[News] Your Privileges Are Not Universal

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Thu Feb 25 11:26:46 EST 2021


thetricontinental.org
<https://www.thetricontinental.org/newsletterissue/8-healthcare-crisis/> Your
Privileges Are Not Universal: The Eighth Newsletter (2021)
Vijay Prashad - February 25, 2021
------------------------------

[image: José Balmes (Chile), Lota el Silencio, 2007.]

José Balmes (Chile), Lota el Silencio, 2007.

Dear friends,

Greetings from the desk of the Tricontinental: Institute for Social Research
<https://thetricontinental.org/>.

Stencilled in red on the walls of Santiago, Chile is a statement of fact:
‘your privileges are not universal’ (*tus privilegios no son universales*).
This is a factual declaration because the privileges of power and property
are not shared across the gaping class divide. Consider the fact that
before the pandemic struck last year, over 3 billion people – or half the
world’s population – had no access
<https://apps.who.int/iris/bitstream/handle/10665/259817/9789241513555-eng.pdf;jsessionid=B55B934A37FD9CB4E831B94F0A08D1FB?sequence=1>
to health care. This data appears in a 2017 World Health Organisation (WHO)
report
<https://apps.who.int/iris/bitstream/handle/10665/259817/9789241513555-eng.pdf;jsessionid=B55B934A37FD9CB4E831B94F0A08D1FB?sequence=1>
that tracks important matters such as access to basic household sanitation
(lacked by 2.3 billion people) and medical care for uncontrolled
hypertension (suffered by 1 billion people).

An Oxfam report
<https://oxfamilibrary.openrepository.com/bitstream/handle/10546/621149/bp-the-inequality-virus-250121-en.pdf>
from 25 January 2021 called *The Inequality Virus* points out that ‘the
pandemic could cause the biggest increase in inequality since records
began, as it precipitates a simultaneous and substantial rise across many
countries’. Before the pandemic, the World Bank calculated
<https://openknowledge.worldbank.org/bitstream/handle/10986/34496/9781464816024.pdf>
that about 2 billion people ‘remain in poverty, that is, living below the
standards their own societies have set for a dignified life’. Because of
the pandemic-triggered jobs crisis, it is likely – the United Nations notes
<https://www.wider.unu.edu/publication/estimates-impact-covid-19-global-poverty>
– that half a billion more people will sink into poverty by the end of the
decade; World Bank numbers concur
<https://www.worldbank.org/en/news/press-release/2020/10/07/covid-19-to-add-as-many-as-150-million-extreme-poor-by-2021>
.

‘And with the pandemic’, write the World Bank analysts, ‘the newly poor are
more likely to live in congested urban settings and to work in the sectors
most affected by lockdowns and mobility restrictions; many are engaged in
informal services and not reached by existing social safety nets’. These
are the billions who will slide deeper into debt and despair, with
education and healthcare slipping away from them as hunger rates rise.

[image: Aleksandr Deyneka (USSR), Unemployed in Berlin, 1932.]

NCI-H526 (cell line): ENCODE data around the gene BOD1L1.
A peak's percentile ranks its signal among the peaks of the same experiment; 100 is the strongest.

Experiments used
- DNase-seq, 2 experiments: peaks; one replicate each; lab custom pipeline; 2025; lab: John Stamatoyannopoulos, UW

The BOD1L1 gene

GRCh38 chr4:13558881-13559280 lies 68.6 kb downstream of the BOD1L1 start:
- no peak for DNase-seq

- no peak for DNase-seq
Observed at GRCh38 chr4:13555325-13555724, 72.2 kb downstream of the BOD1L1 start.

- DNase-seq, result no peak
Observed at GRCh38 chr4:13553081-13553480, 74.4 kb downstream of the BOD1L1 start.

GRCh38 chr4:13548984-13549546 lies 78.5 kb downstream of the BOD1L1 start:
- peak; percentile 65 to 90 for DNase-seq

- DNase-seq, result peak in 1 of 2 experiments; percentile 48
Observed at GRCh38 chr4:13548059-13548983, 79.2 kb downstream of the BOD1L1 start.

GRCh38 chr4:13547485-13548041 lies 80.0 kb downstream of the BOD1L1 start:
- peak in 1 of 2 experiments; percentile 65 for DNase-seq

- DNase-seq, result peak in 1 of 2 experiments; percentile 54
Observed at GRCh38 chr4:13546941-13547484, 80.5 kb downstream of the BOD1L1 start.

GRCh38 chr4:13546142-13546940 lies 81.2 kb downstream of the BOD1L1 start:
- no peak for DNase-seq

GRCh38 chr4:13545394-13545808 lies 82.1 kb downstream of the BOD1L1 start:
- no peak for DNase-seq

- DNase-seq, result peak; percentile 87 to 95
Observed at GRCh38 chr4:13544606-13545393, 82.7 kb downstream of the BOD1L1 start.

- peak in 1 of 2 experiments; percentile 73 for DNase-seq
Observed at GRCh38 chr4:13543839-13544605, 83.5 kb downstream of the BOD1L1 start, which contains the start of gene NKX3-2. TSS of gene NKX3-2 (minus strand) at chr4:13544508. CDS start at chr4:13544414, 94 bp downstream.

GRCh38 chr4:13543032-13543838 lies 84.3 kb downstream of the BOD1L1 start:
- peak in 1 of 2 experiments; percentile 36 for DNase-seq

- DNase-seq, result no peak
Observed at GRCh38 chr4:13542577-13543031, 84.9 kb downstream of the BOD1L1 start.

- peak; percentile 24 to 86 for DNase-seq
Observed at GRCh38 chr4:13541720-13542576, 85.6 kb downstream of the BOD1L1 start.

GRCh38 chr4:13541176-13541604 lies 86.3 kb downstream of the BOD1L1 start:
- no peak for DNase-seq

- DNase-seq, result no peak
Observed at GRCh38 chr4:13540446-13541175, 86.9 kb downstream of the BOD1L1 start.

Aleksandr Deyneka (USSR), Unemployed in Berlin, 1932.

Nothing of what is written above is an exaggeration. All of it comes from
researchers and analysts at mainstream organisations such as the World
Health Organisation and the World Bank, neither of whom are known to
inflate the ill-effects of capitalist policy. If anything, these
organisations have a tendency to minimise the perils of privatisation and
corporate-based policies, urging on further cuts to public systems. During
the tenure of Gro Harlem Brundtland at the helm of the WHO (1998-2003), the
organisation encouraged
<https://www.southcentre.int/wp-content/uploads/2014/02/RP49_PPPs-and-PDPs-in-Health-rev_EN.pdf>
the creation of Private-Public Partnerships (PPPs) and Product Development
Partnerships (PDPs). The WHO’s emphasis on the private sector – alongside
pressure from the International Monetary Fund to cut public sector funding
– accelerated the haemorrhaging of public health systems in many of the
poorer countries.

When the WHO should have led the fight to deepen public health systems and
to create regional and national pharmaceutical production systems, the
agency produced PPP platforms such as the underfunded Global Alliance for
Vaccines and Immunizations (GAVI); along with other agencies, GAVI is now
spluttering
<https://www.un.org/en/un-chronicle/protecting%20lower-income%20countries%20with%20covid-19%20vaccines%20requires%20global%20solidarity>
forward to provide COVID-19 vaccines to low-income countries. The people
who produced global austerity, a desert of possibilities, only now
recognise the perils of the inequality virus.

[image: Hugo Gellert (USA), Comrade Gulliver, 1935.]

Hugo Gellert (USA), Comrade Gulliver, 1935.

To be anxious about inequality is insufficient. A range of possible,
common-sense reforms are being demanded by people’s organisations across
the world, which include:

   1. *Free Universal Healthcare.* This has been achieved in poorer
   countries like Costa Rica
   <https://www.who.int/healthsystems/topics/financing/healthreport/CostaRicaNo11.pdf>
   and Thailand
   <https://apps.who.int/iris/bitstream/handle/10665/325504/PMC6560367.pdf?sequence=1&isAllowed=y>
   as well as in socialist states and should, therefore, be the objective of
   every country on the planet.
   2. *A People’s Vaccine.* Momentum toward the availability of a people’s
   vaccine is growing, which should include not only open access to all
   patents for the COVID-19 vaccine but also the creation of pharmaceutical
   production facilities in the low-income states and in the public sector.